Writing about Mableton City Council meetings

a screenshot of the six districts in Mableon, with 1,2,3 to the south, 4, 5, 6 to the north

I’ve spent the past five days gripped with a sort of low-level panic over the progress of my article about the second transitional meeting of the Mableton City Council. I’ve joked to myself that before I get the article about the second meeting finished, the third meeting will have taken place.

The meeting had a lot of moving parts and kicked off a discussion of three broad categories of decisions that will affect the future of the new city: ethics, taxation, and negotiations with the county over services.

The meeting was long (although a large part of it was carried on behind closed doors in an executive session to discuss a legal issue).

I’m not a person who has writer’s block. Not ever. Once I figure out what things I want to cover, my fingers start typing, and from there I do some research, transcribe, type, edit, rearrange text, and type some more … until the article is in a shape I think it will be understandable and useful for readers.

This brings me to the article in progress about the second transitional meeting of the Mableton City Council. I’ve been going through the cycle I described above for several days now, and the more I typed, the more I realized that the article had too much packed in to be useful for readers. Plus since I tried to include everything, in detail, the chance of including errors in any given part of the article increased due to the sheer volume of text.

So I took a few deep breaths and asked myself: How can I reach an endpoint to this, and in a way that a reader interested in the subject will actually read and get something out of it?

The answer became obvious. Take the issues discussed one at a time, and focus on making each section readable and understandable.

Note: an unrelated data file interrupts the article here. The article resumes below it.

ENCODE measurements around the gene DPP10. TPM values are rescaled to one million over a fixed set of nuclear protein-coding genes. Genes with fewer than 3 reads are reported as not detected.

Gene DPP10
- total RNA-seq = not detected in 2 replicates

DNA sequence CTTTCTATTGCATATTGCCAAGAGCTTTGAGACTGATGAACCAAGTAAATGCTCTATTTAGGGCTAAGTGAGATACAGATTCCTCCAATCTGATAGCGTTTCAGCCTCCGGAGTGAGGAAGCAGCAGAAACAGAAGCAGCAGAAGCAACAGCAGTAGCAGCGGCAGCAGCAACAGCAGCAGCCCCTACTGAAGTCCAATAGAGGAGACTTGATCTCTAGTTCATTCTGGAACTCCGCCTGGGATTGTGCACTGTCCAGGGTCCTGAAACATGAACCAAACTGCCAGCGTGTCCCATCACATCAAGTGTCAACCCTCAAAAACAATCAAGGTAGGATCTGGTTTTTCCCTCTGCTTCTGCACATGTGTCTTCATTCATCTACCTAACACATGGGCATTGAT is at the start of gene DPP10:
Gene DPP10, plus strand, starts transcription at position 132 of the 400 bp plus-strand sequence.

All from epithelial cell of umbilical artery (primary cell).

That does three things.

It makes it easier to get things right because I’m focusing on one discussion at a time rather than scattering my attention span across multiple issues and thousands of words of transcription.

It removes the pressure to hammer things out quickly. The Cobb County Courier has never been a breaking news site. And if we tried to be, we’d turn out a lot of sloppy work. But I still feel pressure to get things out before they become stale. Taking the issues one at a time gives doable targets.

Lastly, it allows me to avoid long confusing articles where very few people read past the first two paragraphs.

So where does that leave me now with the last Mableton City Council meeting approaching the one-week-old mark?

The section I’ve made the most progress on is the ethics resolution. That section is at about 700 words now, and I’d guess I have about another 700 to go before it’s ready. After drafting at 1400 words, I can probably make it more readable by editing it down to 900-1000.

So that’s the plan. I might have it finished tomorrow, but I don’t intend to stress over it if it’s not out before Wednesday.

Then I’ll move on to the taxation and revenue decisions that the council will have to take up soon.

When I was in IT, working as a software systems engineer, there was a guideline that acted as a sort of proverb:

“Fast, good, cheap: pick two.”

What that meant was you can have a system built quickly and with high quality, but it won’t be cheap (you’ll have to add staff, buy better development tools, etc).

Alternatively, you can build it fast and cheaply, but it won’t be of high quality.

Or you can make it high quality and inexpensive, but it will take more time.

So applying that to what I’m doing, I’m choosing good and cheap (and shorter than novel-length). In other words, I intend to do as good coverage of each topic as I can with the resources I have. And the only way I can see to do that now is to keep it simple and take one issue and decision before the council at a time.

So when I do get the articles finished, I hope that if you’re a Mableton resident (as I am) you read them, and take the issues before the city council seriously. Also, read about the council meetings in the Marietta Daily Journal and the AJC. We’ll all have different vantage points and takes on the issues before the council, and getting information from a variety of sources gives you a better grasp on the topic.

Any decision made by the city council can be revisited in theory, but once you have a system in place, changing it is easier said than done, and most of the decisions made in these early stages will be with us for a long time.

For a sneak preview of the basis of discussion around the ethics issue, a good starting point is to read the sample ethics ordinance from the Georgia Municipal Association.